The fruit body consists of red arms radiating out from the top of a short white to pinkish stem. When fully expanded, the arms may span up to 15 or so centimetres. On the arms there is a khaki-brown, foul-smelling slime which contains the spores. In general the arms taper a little towards their apices but in rare cases they fork a little. Initially the arms are joined at their apices and at times you will see some weak connecting tissue between the apices of neighbouring arms.
This is a stinkhorn and, like all stinkhorns, starts out like a small, gelatinous egg (perhaps 2-3 cm in length). The 'egg shell' is a dirty whitish membrane that holds the immature fruit body. At maturity the stem expands, breaking the membrane. A remnant of that egg remains around the base of the stem as a cup-like surround (technically a volva). You may have to scrape away some soil or leaf litter to reveal the volva. The smell and the red colour (resembling fresh meat) attract dung-loving or carrion-loving invertebrates which carry the spores further afield.
This species is found on the ground in a wide variety of habitats, both natural and man-made. For example, it appears often enough in Canberra gardens to consider it a common suburban species here.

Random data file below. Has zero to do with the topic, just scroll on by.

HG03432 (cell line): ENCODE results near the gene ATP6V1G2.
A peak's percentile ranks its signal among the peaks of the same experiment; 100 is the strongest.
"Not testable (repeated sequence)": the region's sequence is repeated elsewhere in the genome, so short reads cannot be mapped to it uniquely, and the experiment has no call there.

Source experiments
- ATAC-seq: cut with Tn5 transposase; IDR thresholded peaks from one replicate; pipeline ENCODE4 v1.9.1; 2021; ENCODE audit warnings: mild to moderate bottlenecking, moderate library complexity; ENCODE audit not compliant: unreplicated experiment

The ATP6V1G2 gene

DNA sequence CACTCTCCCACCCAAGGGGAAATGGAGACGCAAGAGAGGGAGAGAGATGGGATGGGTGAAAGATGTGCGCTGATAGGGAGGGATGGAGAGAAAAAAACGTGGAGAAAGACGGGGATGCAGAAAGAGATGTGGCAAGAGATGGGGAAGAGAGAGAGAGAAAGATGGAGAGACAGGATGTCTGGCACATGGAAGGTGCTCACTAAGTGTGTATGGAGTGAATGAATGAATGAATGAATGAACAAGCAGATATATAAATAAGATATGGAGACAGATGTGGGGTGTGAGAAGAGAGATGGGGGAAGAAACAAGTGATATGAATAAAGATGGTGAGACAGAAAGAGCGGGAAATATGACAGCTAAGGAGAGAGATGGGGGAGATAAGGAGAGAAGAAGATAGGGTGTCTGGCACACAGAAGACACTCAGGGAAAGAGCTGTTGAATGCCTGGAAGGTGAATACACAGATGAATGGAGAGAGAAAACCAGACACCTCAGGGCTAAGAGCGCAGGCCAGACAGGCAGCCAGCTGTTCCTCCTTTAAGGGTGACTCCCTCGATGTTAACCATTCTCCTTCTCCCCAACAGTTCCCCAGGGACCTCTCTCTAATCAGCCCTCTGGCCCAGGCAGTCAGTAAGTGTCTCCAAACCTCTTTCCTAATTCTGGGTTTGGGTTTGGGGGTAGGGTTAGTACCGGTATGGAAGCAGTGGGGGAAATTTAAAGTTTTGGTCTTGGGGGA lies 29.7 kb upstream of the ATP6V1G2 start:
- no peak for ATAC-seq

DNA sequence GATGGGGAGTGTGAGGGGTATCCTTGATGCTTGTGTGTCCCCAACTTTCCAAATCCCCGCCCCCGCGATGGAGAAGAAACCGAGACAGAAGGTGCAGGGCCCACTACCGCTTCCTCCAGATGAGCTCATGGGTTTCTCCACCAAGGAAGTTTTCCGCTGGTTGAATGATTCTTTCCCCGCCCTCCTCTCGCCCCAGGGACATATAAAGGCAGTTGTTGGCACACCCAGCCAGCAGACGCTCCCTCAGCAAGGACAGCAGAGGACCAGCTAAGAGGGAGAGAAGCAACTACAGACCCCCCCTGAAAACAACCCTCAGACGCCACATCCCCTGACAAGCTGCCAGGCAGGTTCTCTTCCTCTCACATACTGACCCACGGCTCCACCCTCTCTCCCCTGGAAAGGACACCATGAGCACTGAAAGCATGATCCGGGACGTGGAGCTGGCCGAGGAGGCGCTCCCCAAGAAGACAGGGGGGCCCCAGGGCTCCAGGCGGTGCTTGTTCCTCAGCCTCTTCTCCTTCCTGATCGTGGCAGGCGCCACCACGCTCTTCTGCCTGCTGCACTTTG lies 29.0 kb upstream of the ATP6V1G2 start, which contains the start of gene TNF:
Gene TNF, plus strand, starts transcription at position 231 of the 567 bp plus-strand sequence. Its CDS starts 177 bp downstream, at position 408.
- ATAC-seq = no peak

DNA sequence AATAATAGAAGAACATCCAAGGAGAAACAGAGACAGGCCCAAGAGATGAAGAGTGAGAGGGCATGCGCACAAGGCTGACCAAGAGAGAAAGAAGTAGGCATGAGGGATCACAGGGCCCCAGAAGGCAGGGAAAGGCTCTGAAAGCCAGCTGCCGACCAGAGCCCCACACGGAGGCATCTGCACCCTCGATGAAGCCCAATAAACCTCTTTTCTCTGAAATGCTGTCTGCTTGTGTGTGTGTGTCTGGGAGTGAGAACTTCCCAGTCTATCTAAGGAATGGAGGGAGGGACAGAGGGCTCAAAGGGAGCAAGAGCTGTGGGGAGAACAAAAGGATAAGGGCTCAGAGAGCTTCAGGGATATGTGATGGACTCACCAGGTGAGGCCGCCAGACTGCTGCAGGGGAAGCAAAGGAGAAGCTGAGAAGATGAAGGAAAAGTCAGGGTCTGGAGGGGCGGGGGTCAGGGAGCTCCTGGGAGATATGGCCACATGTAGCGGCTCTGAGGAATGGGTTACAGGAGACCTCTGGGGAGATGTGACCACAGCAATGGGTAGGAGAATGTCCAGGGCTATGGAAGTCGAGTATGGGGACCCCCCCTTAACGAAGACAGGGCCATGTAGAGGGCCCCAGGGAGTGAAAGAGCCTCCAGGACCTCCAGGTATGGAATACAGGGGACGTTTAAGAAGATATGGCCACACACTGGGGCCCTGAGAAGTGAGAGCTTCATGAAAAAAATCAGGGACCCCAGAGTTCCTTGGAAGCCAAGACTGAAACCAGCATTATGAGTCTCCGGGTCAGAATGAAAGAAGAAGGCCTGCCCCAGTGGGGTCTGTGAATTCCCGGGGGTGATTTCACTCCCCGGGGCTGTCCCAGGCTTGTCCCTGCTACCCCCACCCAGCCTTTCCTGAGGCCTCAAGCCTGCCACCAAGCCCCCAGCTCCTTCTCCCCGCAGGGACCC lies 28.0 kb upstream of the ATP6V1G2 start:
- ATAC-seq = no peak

This species was formerly known as Anthurus archeri.
Aseroe rubra is a similar red-armed stinkhorn of similar size but the spore slime is around the centre and the arms are always forked and usually markedly so.
Clathrus archeri is listed in the following regions:
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MapsAustralian National University Kosciuszko National Park Kowen Escarpment Lake Burley Griffin West Lower Cotter Catchment Namadgi National Park National Arboretum Woodland Queanbeyan-Palerang Regional Council Sth Tablelands Ecosystem Park Tallaganda State Forest
PlacesActon, ACT Belconnen, ACT Captains Flat, NSW Cotter River, ACT Gungahlin, ACT Harolds Cross, NSW Isaacs, ACT Jagungal Wilderness, NSW Kowen, ACT Molonglo Valley, ACT Rendezvous Creek, ACT Yarralumla, ACT